We’ve partnered with a host of talented bloggers from around the web to let you in on some of the stories behind the wide range of talent at this year’s festival. From profiles and interviews to recipes and previews, follow along for the inside track on all things AFWF.
We’re kicking things off with Ginny Bell of Ginny’s Austin, who will be taking a look at two of the wine + spirits experts ready to share their knowledge next month at the fest!
The 2014 Austin Food and Wine Festival is less than a month away, and what better way to start the official countdown by talking wine with festival panelist Vilma Mazaite, the driving force behind one of Austin’s most impressive wine programs.
Lithuanian-born Advanced Sommelier Vilma Mazaite is currently the resident wine expert at laV, a newly opened restaurant in East Austin. With a wine list boasting over 1,200 labels, including several rare vintages sourced from private collections and world-renowned wineries, laV is truly a wine lover’s dream.
Before she moved to Austin, Mazaite cut her teeth curating wine lists alongside some of the best in the business. Under the mentorship of renowned sommelier Rajat Paar, Mazaite helped to build the wine programs at several top Las Vegas restaurants before joining the team at Mario Batali’s famed Babbo restaurant in Manhattan. Mazaite next found her way to the prestigious five-star resort The Little Nell, located in Aspen, CO.
It was at The Little Nell where Mazaite fortuitously crossed paths with future La V Executive Chef Allison Jenkins, then leading the kitchen at one of the resort’s acclaimed restaurants. The duo, along with James Beard-nominated Pastry Chef Janina O’Leary, now comprise the restaurant’s all-women culinary team.
Like much of the culinary world, the wine industry has long been something of an old boy’s club, but thanks to emerging talent like Vilma, this won’t always be the case. During this year’s Austin Food and Wine Festival, Mazaite will lead a discussion highlighting some of the most innovative female leaders in the winemaking industry today.
Join Vilma Mazaite for her Tour de Femme panel
1:00-1:45PM (Oak Tent)
Prior to moving to Austin, both you and laV’s Executive Chef Allison Jenkins worked together at The Little Nell in Aspen. What about this opportunity prompted the decision to relocate?
I really love Aspen and had a wonderful time working at The Little Nell. However, as wonderful as Aspen was, the opportunity to open a brand new restaurant and be able to put my mark on it simply doesn’t happen that often. Neither Allison nor I had any second thoughts about laV. Of course it was a scary transition and having opened just two weeks ago, we are really just getting our feet wet in Austin. But anyone who knows me would agree that I am not the type of person to look back. Without risk there’s little reward. I’ve taken a big leap but am excited about the possibilities.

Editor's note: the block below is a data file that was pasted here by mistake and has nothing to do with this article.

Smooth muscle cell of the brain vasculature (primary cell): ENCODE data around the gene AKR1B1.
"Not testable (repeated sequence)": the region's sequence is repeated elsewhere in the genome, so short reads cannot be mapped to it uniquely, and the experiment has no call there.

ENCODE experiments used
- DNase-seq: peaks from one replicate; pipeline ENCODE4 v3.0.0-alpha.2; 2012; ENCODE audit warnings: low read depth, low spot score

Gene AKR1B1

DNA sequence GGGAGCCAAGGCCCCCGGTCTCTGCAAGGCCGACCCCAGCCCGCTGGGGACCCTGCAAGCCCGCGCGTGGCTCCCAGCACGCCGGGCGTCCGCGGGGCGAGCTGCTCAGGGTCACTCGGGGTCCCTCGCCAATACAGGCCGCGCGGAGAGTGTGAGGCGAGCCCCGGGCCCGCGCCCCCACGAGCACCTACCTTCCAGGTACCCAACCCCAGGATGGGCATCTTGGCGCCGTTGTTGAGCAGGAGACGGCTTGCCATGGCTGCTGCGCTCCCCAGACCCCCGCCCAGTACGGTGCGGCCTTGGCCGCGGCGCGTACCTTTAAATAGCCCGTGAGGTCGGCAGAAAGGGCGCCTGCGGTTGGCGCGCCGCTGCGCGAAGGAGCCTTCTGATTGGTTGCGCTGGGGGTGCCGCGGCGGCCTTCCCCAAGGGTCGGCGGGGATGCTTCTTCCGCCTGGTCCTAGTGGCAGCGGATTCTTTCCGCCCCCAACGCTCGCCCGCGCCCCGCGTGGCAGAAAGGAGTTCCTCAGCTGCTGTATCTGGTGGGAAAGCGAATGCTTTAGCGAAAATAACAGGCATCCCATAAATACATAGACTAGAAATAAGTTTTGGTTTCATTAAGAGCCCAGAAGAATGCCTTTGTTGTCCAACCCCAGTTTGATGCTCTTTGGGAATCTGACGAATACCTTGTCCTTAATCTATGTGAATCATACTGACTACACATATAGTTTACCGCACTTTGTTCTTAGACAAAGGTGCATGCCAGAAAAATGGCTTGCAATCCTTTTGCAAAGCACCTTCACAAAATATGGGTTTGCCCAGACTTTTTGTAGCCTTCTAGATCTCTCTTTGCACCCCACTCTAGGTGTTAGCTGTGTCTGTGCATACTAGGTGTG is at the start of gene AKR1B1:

With over 1,200 labels, laV’s wine list is arguably one of the most expansive in Austin. What was your approach and inspiration in putting it together?
My business partner Ralph Eads is a huge wine lover and has collected wine for many years. We both share a great passion for burgundy and this is the main direction of the wine list. However, my goal is to provide a large range for guests to choose from. It’s incredibly fun for me to find and share wines that are off the beaten path but truly extraordinary. Our list is still growing and we are expanding the Tour de Monde and Tour de France categories, where all the wines will be under $100 per bottle.
You are currently studying to be a Master Sommelier, of which there are only 19 women out of 135 in North America. At this year’s Austin Food & Wine Festival, you will be leading a panel celebrating female leaders in the wine industry. How have you seen the role of women in the wine industry change over the last several years and how do you think it will evolve going forward?
I have never been a feminist. I feel it’s all based on the individual and their strengths. But yes, for some reason this industry is still dominated by men. There also tends to be a lot of ego in the world of wine. And while that’s not an exclusively male trait, I think it probably stems from the best place – a true love for wine. I believe we will be seeing more and more women in wine and hopefully this will make it less intimidating and more approachable. After all, women do have more sensitive palates.
Which regions and varietals are you currently excited about?
It changes frequently. I have always been fond of Italy and its undiscovered regions like crisp Liguria whites, light reds from Lombardi or powerful yet elegant wine from Umbria. I am also a fan of Jura and Savoie regions in France.
What is your favorite food and wine pairing at the moment?
I don’t think I have a favorite one, but just the other night I had Allison’s sweetbreads/scallop and leak speatzel dish with sauvignon from Jura. It was perfect!
What are your go-to everyday wines?
I will sound very girly, but I love bubbles and rosé. Especially when it is getting warmer. I find pleasure in finding sparkling wines that don’t have a price tag of champagne and are simply delicious!
If you could share a bottle of wine with anyone over dinner, what would you be drinking and whom would it be with?
I’m looking forward to having more neighborhood guests into the restaurant and sharing our list with them!